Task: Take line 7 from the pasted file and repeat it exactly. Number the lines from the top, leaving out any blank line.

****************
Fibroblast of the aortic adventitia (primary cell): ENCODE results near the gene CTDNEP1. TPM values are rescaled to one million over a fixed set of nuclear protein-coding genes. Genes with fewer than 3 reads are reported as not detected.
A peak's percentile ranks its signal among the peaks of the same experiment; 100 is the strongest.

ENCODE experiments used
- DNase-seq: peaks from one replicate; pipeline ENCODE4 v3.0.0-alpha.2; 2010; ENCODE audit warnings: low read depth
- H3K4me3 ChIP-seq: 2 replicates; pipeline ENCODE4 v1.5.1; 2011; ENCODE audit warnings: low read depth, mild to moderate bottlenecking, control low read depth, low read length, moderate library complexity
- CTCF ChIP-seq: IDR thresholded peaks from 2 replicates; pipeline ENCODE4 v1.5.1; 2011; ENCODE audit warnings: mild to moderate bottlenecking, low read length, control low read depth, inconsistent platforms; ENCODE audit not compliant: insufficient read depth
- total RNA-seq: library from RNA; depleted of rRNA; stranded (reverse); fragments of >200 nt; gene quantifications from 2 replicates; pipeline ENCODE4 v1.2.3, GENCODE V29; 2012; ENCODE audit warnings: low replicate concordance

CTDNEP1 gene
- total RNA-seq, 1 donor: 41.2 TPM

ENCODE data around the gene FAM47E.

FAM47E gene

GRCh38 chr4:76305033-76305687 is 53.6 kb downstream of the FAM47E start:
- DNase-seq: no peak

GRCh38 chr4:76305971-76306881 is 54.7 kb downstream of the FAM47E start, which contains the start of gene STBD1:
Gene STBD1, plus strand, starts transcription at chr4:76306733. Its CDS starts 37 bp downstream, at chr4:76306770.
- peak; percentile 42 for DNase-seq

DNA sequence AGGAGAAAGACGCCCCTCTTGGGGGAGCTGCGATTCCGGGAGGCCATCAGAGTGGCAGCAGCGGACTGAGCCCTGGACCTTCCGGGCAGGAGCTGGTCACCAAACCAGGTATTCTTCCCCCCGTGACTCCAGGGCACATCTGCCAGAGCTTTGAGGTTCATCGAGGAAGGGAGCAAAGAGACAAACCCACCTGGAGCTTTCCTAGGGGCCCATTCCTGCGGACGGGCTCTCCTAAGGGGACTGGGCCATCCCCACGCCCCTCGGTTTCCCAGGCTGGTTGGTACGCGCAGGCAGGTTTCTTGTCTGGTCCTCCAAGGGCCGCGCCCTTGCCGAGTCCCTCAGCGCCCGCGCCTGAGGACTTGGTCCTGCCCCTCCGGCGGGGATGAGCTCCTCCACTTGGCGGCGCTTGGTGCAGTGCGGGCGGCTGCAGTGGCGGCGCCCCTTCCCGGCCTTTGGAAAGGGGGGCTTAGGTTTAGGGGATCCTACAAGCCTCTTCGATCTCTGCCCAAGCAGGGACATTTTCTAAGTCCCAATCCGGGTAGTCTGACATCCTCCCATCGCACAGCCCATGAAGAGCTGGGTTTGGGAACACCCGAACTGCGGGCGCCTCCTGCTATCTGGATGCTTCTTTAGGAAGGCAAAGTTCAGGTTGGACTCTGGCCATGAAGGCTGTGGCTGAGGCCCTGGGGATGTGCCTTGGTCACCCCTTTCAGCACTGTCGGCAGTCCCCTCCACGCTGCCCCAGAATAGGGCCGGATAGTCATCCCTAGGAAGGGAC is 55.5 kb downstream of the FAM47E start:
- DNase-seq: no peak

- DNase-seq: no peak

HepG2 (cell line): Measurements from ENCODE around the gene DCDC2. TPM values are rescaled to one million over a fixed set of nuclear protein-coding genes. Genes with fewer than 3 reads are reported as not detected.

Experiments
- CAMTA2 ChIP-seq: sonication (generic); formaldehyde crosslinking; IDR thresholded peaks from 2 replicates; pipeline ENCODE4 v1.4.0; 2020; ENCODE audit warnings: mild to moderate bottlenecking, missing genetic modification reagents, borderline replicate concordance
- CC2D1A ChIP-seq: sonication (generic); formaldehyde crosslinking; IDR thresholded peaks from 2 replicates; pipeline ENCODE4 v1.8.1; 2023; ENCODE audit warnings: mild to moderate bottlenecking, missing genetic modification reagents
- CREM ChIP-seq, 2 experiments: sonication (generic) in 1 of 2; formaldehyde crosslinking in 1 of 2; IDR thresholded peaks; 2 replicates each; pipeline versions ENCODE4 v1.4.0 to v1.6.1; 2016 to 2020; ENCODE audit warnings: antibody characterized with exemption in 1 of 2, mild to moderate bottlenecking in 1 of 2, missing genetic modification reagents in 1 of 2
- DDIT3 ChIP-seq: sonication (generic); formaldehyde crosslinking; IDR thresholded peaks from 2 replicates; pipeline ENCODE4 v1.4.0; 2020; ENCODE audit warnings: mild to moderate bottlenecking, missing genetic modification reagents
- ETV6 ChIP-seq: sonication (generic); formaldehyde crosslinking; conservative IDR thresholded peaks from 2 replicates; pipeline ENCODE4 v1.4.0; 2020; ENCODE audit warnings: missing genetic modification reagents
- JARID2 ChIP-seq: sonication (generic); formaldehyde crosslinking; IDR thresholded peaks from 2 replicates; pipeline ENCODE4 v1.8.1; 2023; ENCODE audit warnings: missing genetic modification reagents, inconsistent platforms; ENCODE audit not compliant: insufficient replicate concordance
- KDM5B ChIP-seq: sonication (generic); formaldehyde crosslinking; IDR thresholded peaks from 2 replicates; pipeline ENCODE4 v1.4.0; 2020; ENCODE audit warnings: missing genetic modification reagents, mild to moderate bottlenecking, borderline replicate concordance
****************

- total RNA-seq: library from RNA; depleted of rRNA; stranded (reverse); fragments of >200 nt; gene quantifications from 2 replicates; pipeline ENCODE4 v1.2.3, GENCODE V29; 2012; ENCODE audit warnings: low replicate concordance